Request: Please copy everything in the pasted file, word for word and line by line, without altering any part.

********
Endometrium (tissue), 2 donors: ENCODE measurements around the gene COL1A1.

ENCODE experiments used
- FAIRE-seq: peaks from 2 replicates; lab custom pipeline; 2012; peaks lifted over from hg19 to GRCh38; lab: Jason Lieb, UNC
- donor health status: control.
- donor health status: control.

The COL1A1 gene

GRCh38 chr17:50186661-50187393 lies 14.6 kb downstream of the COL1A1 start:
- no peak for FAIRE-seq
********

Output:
Endometrium (tissue), 2 donors: ENCODE measurements around the gene COL1A1.

ENCODE experiments used
- FAIRE-seq: peaks from 2 replicates; lab custom pipeline; 2012; peaks lifted over from hg19 to GRCh38; lab: Jason Lieb, UNC
- donor health status: control.
- donor health status: control.

The COL1A1 gene

GRCh38 chr17:50186661-50187393 lies 14.6 kb downstream of the COL1A1 start:
- no peak for FAIRE-seq